You know your organization has an employee recognition problem.
The last employee engagement survey showed an average of 64 percent for all the recognition statements on the survey. Participation levels with the usage of your online recognition programs are inconsistent with leaders and employees across the organization.
Open-ended feedback from employees tells you that many employees just don’t feel valued and appreciated.
You know how surprised I am that the percentage of organizations with a written recognition strategy has actually dropped from 55 percent back in 2017 down to 49 percent in 2019.
I guess the question remains to be answered why this is. And while WorldatWork never asked respondents to answer why they had a recognition strategy or not, the issue needs to be answered.
I won’t pretend to read people’s minds, but I can tell you from organizations I have subsequently worked with, why they didn’t have a recognition strategy before I worked with them. If you don’t have a recognition strategy, you just might relate with them.
Check out some reasons below that organizations might give for why they don’t have a recognition strategy.
Try out these focused actions as you lead others to give better and more frequent recognition. You will gain great enthusiasm and confidence for championing the cause of recognition in your organization. You’ll also help those you work with to better focus on giving recognition.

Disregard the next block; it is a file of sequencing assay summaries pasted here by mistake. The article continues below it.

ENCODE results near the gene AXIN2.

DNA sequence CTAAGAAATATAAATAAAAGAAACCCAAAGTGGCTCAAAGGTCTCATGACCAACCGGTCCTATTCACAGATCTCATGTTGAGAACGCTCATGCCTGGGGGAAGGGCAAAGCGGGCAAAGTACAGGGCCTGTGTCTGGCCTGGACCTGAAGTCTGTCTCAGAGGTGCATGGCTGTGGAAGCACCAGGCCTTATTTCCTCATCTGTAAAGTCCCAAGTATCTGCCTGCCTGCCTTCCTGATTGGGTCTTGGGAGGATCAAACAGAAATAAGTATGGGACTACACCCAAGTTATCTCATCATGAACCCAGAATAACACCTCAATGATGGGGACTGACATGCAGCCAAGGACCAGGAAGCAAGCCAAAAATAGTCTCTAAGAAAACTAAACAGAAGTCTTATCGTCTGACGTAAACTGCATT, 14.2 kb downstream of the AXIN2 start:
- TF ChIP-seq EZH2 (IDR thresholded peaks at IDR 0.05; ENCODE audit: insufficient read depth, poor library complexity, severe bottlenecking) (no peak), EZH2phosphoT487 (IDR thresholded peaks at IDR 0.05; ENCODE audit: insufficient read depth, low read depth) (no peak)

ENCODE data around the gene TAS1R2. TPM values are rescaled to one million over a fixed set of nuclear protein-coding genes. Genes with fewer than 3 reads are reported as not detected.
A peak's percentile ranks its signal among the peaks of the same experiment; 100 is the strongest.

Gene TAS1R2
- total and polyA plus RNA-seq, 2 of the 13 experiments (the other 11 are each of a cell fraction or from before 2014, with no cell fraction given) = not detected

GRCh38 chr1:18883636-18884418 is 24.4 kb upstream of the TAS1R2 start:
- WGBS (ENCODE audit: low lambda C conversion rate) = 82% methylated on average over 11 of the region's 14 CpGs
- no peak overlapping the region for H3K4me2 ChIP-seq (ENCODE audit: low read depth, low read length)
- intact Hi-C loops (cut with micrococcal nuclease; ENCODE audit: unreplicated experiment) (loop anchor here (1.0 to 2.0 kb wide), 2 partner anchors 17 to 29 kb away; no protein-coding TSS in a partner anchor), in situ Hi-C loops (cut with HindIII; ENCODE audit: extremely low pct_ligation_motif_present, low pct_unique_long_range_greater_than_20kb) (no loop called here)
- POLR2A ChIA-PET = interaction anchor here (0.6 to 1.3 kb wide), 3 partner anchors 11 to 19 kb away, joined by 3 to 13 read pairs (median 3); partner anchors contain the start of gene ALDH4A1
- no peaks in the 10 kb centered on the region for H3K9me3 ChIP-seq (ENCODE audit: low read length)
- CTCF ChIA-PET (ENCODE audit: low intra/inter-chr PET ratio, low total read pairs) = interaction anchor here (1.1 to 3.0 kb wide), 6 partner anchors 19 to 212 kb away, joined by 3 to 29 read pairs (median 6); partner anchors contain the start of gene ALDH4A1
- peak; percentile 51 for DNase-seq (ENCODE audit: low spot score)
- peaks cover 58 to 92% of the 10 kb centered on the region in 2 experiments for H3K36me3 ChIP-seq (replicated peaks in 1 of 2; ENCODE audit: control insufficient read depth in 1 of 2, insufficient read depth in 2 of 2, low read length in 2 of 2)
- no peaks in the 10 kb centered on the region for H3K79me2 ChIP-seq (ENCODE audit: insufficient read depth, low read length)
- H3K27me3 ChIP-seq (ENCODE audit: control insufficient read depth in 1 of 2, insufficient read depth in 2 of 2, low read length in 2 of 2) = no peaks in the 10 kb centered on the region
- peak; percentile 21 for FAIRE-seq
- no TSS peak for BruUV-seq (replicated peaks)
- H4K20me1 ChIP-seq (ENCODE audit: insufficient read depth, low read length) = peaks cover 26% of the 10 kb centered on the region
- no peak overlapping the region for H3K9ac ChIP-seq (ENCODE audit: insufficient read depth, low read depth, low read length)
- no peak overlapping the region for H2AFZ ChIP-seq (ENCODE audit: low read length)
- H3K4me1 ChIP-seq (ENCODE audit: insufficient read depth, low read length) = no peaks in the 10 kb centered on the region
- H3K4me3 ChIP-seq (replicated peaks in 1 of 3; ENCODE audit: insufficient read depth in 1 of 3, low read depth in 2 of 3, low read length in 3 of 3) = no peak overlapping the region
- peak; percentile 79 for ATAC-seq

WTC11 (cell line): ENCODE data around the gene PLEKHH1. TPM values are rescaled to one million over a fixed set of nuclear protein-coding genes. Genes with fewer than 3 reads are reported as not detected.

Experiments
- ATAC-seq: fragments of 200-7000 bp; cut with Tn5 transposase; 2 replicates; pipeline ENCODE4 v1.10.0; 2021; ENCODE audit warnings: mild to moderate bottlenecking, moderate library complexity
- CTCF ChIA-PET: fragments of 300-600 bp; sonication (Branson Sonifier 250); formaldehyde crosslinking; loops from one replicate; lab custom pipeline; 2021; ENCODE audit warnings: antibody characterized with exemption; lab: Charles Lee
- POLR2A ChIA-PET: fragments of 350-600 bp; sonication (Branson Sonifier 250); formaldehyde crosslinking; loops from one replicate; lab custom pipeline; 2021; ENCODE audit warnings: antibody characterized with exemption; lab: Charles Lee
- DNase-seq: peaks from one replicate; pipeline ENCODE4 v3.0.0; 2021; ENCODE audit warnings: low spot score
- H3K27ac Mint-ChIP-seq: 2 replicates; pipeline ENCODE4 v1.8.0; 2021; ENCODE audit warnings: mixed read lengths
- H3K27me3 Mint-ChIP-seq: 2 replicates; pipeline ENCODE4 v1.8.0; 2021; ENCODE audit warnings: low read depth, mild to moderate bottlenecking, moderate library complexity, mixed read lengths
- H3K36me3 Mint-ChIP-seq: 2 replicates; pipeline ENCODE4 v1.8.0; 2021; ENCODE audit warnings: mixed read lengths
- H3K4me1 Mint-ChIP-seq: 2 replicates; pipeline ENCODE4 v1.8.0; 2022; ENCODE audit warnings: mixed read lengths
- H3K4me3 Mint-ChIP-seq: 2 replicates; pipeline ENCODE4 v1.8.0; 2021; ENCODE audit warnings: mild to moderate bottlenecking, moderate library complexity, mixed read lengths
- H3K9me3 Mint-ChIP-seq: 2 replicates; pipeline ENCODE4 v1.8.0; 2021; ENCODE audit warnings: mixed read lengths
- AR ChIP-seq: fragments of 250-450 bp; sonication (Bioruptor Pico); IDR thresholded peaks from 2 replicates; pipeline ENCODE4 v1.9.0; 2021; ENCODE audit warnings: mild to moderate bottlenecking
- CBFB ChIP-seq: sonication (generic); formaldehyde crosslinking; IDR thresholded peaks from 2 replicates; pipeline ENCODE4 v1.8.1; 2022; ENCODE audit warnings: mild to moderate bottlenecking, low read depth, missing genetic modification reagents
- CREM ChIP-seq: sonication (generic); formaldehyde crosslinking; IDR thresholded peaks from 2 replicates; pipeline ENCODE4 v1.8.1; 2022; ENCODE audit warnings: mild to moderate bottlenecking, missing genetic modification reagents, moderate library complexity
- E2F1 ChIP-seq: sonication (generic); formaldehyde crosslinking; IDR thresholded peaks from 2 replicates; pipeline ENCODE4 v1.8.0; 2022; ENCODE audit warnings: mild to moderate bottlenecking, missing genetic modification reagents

Choose one focus area that you can take on in the coming month.
Focus on being mindful of recognition. Be mindful of recognition by paying attention in every moment to amazing things people do that merit recognition. A timely response, a helpful solution, a kind gesture, or making a difference.
Focus on one recognition goal at a time. No one can do everything. Focus on achieving just one recognition goal. Whether programmatic or supportive, enlisting the help of others is easier when finding one thing to do better than anything else.
Focus on calendaring recognition activities. Clear the calendar and slot in recognition activities you need to work on. Program analysis, communication planning, learning content, etc. – plug into your calendar to get done vs. a to-do list.
Focus on a specific recognition task. Try out using two-week sprints to make things happen. Break down quarterly goals into monthly activities and then two specific tasks to work on every two-weeks. You’ll be surprised at what you can do.
Focus on leading indicators of recognition. We rely on lagging indicators like usage reports to make changes. But what proceeds every recognition activity. Now target these specific behaviors and increase personal connections for recognition.
Focus on your recognition strategy. Your recognition strategy outlines your recognition purpose and beliefs. It’s also a plan for improving recognition practices and programs. Review your strategy monthly and report on progress quarterly.